OIL & GAS: A gas explosion kills one and levels three houses in Baltimore but officials say investigations could take years to determine if aging infrastructure was responsible. (Baltimore Sun)

ALSO: Pennsylvania Senate leaders urge federal funding in the next stimulus bill for plugging orphaned and abandoned oil and gas wells. (Pennsylvania Business Report)

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Bipartisan critics take aim at New Jersey utilities for the slow response to restore power lost during Tropical Storm Isaias. (NJTV)
Nearly 90,000 customers, mostly in New York and Connecticut, are still without power a week after the storm. (New York Times)
In response to the outages, Connecticut Gov. Ned Lamont says the state should adopt a “performance-based” regulation model for utilities that penalizes poor service. (WTNH)

A startup that will build a 150-hour duration battery plant says its technology can replace dirty and expensive peaker plants that are often an environmental hazard in disadvantaged and environmental justice communities. (Greentech Media)
• A Vermont transmission company selects two state-based providers to build a solar and 1.2 MWh storage system at its headquarters. (Vermont Biz)

WIND: A wind farm in New York resumes construction after a two-week delay caused by a positive COVID-19 test of an out-of-state contractor. (Observer)

RENEWABLE ENERGY: A new report says that if New York stays on target it will get 70% of its energy from renewable sources by 2030. (News10)

• A New York town approves an underground cable that will run alongside a railroad line as part of a project to carry hydropower from Canada to New York City. (Altamont Enterprise)
• The fight over a proposed Maine power line to import Canadian hydropower could thwart Northeast states’ attempts to cut power plant emissions. (E&E News, subscription required)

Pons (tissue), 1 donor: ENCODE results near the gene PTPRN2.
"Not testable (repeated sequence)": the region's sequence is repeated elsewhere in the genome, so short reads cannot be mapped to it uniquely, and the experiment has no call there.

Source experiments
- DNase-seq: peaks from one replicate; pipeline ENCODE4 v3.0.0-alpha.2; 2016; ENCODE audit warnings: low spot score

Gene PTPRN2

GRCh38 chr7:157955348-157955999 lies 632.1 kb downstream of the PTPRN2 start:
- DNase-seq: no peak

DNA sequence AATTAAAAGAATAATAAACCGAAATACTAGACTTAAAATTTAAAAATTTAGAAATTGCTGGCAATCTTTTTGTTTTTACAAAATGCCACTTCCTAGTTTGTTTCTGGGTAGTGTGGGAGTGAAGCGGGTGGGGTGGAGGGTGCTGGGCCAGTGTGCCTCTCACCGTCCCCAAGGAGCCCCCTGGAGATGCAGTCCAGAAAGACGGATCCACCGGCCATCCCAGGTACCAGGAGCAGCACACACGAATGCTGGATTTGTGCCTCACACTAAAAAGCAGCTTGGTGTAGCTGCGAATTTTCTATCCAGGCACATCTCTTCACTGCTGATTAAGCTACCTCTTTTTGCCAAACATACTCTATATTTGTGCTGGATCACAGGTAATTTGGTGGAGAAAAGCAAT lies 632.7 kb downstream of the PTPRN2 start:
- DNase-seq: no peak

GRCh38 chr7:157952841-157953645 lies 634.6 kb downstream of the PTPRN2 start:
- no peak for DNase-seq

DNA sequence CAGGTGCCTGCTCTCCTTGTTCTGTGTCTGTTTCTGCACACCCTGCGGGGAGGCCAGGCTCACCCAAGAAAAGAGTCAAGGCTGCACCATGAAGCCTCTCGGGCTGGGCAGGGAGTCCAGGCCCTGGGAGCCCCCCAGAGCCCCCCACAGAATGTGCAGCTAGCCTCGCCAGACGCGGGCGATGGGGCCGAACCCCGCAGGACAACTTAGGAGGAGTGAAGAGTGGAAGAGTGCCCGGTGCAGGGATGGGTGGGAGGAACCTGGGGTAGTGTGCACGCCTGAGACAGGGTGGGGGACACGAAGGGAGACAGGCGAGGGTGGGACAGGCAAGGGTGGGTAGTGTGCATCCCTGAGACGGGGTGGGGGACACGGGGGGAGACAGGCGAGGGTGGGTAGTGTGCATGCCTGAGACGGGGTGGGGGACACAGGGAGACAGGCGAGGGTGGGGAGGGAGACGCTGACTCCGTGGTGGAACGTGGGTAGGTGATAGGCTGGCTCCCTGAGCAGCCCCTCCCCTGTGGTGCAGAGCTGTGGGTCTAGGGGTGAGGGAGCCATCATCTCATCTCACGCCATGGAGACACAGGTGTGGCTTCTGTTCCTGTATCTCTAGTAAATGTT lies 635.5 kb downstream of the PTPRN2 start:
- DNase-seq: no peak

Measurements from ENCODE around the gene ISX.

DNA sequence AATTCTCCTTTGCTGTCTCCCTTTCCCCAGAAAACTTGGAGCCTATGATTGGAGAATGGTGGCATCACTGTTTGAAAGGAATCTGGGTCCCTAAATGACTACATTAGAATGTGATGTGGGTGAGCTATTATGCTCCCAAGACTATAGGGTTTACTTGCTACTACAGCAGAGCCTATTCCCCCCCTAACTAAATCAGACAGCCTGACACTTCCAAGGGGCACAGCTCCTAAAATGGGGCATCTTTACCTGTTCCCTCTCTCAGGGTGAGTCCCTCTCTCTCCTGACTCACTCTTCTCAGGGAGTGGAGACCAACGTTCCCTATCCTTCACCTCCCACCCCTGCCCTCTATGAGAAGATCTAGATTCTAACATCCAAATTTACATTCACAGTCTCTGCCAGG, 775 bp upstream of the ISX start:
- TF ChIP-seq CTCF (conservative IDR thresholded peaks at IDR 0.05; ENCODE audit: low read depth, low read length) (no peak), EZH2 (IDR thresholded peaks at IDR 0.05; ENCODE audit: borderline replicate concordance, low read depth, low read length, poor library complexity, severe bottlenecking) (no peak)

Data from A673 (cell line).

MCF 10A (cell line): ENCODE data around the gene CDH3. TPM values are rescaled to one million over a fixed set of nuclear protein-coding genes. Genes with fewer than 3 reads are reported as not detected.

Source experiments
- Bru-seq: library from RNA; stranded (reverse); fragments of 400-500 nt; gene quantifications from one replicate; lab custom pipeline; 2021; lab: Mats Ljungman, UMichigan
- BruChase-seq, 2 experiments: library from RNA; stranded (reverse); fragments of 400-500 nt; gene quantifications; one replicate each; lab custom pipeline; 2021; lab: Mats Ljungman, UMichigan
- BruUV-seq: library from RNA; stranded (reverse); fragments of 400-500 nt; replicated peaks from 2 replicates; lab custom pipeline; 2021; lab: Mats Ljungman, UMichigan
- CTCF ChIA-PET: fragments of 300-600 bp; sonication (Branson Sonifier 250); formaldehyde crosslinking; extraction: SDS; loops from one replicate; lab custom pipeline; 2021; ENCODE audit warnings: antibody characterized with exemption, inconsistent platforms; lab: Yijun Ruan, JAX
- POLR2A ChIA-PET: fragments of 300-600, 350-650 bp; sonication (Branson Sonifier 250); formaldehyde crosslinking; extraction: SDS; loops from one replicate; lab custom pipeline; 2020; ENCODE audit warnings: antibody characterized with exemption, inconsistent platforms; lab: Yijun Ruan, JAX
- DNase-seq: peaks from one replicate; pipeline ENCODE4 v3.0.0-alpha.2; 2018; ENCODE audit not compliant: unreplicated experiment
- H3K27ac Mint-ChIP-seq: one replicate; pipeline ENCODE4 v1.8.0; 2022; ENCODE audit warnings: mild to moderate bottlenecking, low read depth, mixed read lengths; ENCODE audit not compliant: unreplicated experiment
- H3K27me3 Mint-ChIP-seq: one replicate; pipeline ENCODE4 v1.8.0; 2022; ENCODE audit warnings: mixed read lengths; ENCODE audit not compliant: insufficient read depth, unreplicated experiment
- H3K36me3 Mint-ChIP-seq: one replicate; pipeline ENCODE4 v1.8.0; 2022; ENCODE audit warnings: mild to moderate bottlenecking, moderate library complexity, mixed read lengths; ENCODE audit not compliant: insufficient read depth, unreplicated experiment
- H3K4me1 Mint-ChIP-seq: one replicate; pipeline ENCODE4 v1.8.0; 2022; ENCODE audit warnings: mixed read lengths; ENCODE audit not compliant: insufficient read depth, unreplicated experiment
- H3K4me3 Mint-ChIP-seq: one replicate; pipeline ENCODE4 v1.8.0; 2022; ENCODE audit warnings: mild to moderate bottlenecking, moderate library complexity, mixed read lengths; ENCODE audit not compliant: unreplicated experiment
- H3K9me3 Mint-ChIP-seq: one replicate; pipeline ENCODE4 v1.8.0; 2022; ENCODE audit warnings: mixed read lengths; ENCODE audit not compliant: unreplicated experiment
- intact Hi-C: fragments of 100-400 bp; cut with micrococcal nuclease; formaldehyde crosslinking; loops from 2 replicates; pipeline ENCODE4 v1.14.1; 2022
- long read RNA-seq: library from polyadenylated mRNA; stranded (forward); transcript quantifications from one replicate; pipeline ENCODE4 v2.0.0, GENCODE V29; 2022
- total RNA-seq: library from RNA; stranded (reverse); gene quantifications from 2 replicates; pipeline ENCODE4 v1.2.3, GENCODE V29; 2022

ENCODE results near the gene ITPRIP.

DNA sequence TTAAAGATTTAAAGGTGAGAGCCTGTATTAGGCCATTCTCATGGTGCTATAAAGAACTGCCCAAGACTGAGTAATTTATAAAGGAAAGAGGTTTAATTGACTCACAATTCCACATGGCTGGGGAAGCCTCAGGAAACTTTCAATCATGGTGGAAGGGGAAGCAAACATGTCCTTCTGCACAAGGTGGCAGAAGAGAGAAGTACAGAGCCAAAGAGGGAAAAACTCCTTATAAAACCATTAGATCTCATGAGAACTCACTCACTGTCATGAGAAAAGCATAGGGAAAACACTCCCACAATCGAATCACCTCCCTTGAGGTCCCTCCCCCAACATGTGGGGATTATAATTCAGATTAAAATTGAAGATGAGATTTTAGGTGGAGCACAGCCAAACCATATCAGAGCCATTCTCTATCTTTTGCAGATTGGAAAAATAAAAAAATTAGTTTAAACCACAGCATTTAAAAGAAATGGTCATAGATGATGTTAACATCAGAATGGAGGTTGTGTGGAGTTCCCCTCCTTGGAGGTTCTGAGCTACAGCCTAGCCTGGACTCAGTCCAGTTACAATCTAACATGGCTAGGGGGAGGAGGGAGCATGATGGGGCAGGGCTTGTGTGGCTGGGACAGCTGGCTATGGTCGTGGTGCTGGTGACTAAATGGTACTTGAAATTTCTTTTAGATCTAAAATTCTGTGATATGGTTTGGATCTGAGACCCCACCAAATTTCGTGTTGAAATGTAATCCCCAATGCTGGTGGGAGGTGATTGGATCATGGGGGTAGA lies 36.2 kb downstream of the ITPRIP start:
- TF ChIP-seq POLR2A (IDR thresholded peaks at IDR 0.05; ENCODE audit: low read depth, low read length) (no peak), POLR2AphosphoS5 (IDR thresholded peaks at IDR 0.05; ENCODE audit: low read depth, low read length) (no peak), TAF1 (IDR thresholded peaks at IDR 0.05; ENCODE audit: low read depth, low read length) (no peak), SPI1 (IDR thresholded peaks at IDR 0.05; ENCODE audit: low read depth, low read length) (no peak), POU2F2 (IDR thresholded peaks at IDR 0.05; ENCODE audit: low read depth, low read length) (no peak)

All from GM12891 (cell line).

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ELECTRIC VEHICLES: A nonprofit drops plans to install four electric vehicle charging stations in a New Hampshire city, citing regulatory delays. (Valley News) 

• The Climate Reality Project says New Jersey can be a national model for clean energy and efficiency by adopting a zero-carbon energy strategy and the necessary investment to enable it. (NJ.com)
The Massachusetts Fiscal Alliance says Attorney General Maura Healey’s climate lawsuit against oil companies is more about generating headlines than promoting effective energy policies. (Boston Herald)

Bill is a freelance journalist based outside Albany, New York. As a former New England correspondent for RTO Insider, he has written about energy for newspapers, magazines and other publications for more than 20 years. He has an extensive career in trade publications and newspapers, mostly focused on the utility sector, covering such issues as restructuring, renewable energy and consumer affairs. Bill covers Maine, Vermont and New Hampshire and also compiles the Northeast Energy News daily email digest.